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The Encyclopedia of Phenomenology (Kluwer Academic Publishers, 1997, Dordrecht and Boston) features separate articles on the following seven types of phenomenology: Intentionality refers to the notion that consciousness is always the consciousness of something.The word itself should not be confused with the "ordinary" use of the word intentional, but should rather be taken as playing on the etymological roots of the word.

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In other words, when a reference is made to a thing's essence or idea, or when the constitution of an identical coherent thing is specified by describing what one "really" sees as being only these sides and aspects, these surfaces, it does not mean that the thing is only and exclusively what is described here: the ultimate goal of these reductions is to understand how these different aspects are constituted into the actual thing as experienced by the person experiencing it.

Instead, it seeks through systematic reflection to determine the essential properties and structures of experience.

An important element of phenomenology that Husserl borrowed from Brentano is intentionality (often described as "aboutness"), the notion that consciousness is always consciousness of something.

Phenomenology is a direct reaction to the psychologism and physicalism of Husserl's time.

Although previously employed by Georg Wilhelm Friedrich Hegel in his Phenomenology of Spirit, it was Husserl's adoption of this term (circa 1900) that propelled it into becoming the designation of a philosophical school.

Intentionality represents an alternative to the representational theory of consciousness, which holds that reality cannot be grasped directly because it is available only through perceptions of reality that are representations of it in the mind.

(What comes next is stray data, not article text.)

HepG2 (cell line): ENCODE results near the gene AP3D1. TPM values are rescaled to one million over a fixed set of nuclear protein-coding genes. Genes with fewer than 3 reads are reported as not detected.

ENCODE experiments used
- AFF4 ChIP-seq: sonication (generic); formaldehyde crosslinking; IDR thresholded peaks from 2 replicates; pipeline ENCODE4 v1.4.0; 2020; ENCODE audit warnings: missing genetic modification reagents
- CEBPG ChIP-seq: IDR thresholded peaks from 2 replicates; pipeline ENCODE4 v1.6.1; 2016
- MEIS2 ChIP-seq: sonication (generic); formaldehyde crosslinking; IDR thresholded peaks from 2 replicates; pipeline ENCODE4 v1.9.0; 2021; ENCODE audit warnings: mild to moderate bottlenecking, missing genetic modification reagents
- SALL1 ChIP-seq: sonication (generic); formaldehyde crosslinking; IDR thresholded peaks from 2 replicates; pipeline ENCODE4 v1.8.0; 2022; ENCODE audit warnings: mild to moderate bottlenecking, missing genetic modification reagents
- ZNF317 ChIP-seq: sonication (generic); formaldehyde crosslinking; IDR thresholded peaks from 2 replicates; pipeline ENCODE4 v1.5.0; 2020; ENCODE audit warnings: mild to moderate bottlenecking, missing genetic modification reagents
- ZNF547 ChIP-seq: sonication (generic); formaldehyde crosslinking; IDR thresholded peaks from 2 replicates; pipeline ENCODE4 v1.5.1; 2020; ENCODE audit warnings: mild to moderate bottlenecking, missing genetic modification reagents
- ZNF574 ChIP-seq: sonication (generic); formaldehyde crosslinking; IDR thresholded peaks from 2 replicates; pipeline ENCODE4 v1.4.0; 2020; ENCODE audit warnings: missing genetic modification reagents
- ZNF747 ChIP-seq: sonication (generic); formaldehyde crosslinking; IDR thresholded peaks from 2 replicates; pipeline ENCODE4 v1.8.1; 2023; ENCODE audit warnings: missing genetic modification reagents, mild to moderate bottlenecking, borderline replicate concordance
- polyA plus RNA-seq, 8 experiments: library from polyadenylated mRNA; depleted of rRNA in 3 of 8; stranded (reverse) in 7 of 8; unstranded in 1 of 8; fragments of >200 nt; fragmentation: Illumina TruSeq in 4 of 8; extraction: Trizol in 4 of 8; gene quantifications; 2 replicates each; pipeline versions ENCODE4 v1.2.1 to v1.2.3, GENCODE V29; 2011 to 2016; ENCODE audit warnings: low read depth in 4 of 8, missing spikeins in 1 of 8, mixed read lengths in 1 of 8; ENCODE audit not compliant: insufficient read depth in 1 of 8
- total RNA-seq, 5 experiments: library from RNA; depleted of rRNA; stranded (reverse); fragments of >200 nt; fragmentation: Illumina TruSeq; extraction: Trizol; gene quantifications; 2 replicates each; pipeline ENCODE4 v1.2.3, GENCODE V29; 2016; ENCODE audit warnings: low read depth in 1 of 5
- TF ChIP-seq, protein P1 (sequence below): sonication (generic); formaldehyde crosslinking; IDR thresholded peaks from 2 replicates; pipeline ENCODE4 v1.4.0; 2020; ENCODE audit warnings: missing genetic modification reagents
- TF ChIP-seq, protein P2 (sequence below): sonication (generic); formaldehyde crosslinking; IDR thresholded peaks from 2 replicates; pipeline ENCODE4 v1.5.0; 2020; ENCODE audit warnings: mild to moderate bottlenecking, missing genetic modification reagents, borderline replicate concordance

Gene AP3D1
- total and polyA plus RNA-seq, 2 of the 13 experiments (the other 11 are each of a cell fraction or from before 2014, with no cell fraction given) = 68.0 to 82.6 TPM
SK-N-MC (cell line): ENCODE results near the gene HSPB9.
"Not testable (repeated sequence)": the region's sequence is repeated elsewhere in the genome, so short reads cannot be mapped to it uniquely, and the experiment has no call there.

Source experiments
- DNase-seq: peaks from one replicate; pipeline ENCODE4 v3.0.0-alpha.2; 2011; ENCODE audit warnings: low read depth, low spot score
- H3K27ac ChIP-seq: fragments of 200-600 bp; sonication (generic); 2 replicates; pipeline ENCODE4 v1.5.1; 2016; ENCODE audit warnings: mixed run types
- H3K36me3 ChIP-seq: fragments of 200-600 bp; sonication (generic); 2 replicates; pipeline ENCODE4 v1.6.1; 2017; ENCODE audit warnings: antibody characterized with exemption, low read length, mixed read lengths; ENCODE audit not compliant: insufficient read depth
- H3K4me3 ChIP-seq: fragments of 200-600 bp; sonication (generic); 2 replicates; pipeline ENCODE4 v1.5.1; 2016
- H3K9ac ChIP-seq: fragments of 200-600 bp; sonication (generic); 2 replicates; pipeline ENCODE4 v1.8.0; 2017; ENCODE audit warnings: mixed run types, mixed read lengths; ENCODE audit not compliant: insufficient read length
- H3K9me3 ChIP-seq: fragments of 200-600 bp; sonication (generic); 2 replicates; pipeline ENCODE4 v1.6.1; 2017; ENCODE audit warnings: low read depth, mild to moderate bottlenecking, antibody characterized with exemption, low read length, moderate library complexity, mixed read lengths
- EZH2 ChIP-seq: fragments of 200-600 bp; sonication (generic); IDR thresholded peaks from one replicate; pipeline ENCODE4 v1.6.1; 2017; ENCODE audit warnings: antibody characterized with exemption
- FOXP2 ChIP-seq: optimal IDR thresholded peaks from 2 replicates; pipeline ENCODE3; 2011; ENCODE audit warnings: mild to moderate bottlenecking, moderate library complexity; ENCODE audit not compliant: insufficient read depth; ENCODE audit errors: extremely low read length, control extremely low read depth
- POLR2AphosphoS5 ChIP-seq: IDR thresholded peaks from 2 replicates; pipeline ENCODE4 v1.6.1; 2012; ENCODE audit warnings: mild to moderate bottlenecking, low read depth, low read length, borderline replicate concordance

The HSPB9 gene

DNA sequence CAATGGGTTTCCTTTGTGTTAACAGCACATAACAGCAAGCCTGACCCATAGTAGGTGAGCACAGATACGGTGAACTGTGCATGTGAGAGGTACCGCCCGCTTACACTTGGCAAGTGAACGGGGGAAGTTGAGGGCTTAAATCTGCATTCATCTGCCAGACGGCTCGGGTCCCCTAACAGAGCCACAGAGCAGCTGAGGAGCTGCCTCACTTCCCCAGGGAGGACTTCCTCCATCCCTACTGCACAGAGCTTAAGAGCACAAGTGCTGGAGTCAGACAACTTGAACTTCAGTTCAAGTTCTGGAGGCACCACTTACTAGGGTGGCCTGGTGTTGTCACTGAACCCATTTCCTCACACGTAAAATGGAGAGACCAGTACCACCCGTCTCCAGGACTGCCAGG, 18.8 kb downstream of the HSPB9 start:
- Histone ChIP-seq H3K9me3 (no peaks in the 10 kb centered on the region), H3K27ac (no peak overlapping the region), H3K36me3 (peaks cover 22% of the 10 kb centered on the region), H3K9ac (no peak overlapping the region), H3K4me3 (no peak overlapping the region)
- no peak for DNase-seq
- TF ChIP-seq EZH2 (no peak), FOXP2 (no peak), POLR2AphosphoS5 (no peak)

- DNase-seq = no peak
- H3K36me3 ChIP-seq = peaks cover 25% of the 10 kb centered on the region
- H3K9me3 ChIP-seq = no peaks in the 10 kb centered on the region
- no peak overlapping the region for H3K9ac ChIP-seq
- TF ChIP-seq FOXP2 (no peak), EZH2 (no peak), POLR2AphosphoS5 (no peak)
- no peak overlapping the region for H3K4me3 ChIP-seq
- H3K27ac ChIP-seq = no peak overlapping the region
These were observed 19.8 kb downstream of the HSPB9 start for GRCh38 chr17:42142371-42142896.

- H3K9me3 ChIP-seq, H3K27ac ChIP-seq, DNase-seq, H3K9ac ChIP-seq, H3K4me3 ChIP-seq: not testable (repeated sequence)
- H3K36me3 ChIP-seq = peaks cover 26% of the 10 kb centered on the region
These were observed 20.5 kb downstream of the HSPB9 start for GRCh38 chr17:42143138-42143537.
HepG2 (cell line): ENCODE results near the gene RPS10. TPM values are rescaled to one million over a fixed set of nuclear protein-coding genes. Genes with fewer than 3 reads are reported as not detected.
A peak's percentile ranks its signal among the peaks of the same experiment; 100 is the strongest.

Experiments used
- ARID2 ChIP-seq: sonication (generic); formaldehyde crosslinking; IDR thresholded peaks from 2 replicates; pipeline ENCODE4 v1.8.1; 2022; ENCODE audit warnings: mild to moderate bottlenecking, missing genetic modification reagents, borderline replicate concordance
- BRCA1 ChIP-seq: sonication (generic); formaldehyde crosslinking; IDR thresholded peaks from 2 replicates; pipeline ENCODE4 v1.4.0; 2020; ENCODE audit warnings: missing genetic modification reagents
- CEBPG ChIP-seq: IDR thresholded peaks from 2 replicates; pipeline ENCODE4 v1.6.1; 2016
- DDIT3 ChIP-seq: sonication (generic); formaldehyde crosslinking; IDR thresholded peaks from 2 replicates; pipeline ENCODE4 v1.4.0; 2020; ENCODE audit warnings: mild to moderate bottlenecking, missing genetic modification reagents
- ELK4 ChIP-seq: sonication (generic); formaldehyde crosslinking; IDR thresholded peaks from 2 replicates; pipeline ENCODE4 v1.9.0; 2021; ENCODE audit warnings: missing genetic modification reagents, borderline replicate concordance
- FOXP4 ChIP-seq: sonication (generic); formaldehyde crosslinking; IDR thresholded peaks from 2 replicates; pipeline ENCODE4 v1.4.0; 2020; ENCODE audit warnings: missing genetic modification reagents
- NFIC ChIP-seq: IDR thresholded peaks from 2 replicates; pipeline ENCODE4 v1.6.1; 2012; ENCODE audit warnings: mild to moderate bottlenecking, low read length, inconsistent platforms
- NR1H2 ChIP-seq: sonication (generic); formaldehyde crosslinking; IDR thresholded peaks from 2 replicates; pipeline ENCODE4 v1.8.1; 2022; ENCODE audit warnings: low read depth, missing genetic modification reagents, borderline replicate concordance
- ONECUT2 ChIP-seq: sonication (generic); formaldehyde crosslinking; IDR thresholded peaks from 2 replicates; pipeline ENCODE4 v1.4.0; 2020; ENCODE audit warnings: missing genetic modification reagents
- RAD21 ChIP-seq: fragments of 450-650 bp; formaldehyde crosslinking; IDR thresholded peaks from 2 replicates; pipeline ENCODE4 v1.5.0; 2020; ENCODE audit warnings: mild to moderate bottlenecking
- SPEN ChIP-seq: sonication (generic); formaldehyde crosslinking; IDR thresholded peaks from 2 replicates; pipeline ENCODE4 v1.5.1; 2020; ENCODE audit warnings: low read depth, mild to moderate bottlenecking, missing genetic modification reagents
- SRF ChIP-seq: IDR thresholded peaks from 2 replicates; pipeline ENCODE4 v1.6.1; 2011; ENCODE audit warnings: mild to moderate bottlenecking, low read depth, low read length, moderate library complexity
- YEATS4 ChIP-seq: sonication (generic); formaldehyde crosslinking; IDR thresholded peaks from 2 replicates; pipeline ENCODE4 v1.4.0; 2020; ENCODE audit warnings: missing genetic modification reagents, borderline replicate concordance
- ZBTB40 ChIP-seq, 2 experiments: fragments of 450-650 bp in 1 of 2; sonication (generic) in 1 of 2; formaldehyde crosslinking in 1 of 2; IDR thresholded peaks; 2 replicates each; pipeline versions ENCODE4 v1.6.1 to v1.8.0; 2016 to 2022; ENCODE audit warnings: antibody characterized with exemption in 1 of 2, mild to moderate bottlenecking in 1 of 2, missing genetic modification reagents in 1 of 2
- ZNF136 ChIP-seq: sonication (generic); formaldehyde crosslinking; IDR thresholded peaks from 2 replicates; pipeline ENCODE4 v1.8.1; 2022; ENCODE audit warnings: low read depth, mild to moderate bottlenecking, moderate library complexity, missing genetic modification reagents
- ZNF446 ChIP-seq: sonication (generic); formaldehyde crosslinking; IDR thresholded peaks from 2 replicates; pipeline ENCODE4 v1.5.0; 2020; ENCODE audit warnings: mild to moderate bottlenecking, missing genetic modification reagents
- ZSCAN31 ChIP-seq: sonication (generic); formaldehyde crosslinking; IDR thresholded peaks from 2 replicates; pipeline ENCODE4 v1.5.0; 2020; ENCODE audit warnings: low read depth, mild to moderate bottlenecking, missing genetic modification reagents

Husserl countered that consciousness is not "in" the mind; rather, consciousness is conscious of something other than itself (the intentional object), whether the object is a substance or a figment of imagination (i.e., the real processes associated with and underlying the figment).As a philosophical perspective, phenomenology is its method, though the specific meaning of the term varies according to how it is conceived by a given philosopher.As envisioned by Husserl, phenomenology is a method of philosophical inquiry that rejects the rationalist bias that has dominated Western thought since Plato in favor of a method of reflective attentiveness that discloses the individual's "lived experience." Loosely rooted in an epistemological device, with Sceptic roots, called epoché, Husserl's method entails the suspension of judgment while relying on the intuitive grasp of knowledge, free of presuppositions and intellectualizing.Whereas Husserl gave priority to a depiction of consciousness that was fundamentally alien to the psychoanalytic conception of the unconscious, Heidegger offered a way to conceptualize experience that could accommodate those aspects of one's existence that lie on the periphery of sentient awareness. Hegel, another in the writings of Edmund Husserl in 1920, and thirdly, succeeding Husserl's work, in the writings of his former research assistant Martin Heidegger in 1927.Phenomenology has at least three main meanings in philosophical history: one in the writings of G. Although the term "phenomenology" was used occasionally in the history of philosophy before Husserl, modern use ties it more explicitly to his particular method.Phenomenology (from Greek phainómenon "that which appears" and lógos "study") is the philosophical study of the structures of experience and consciousness.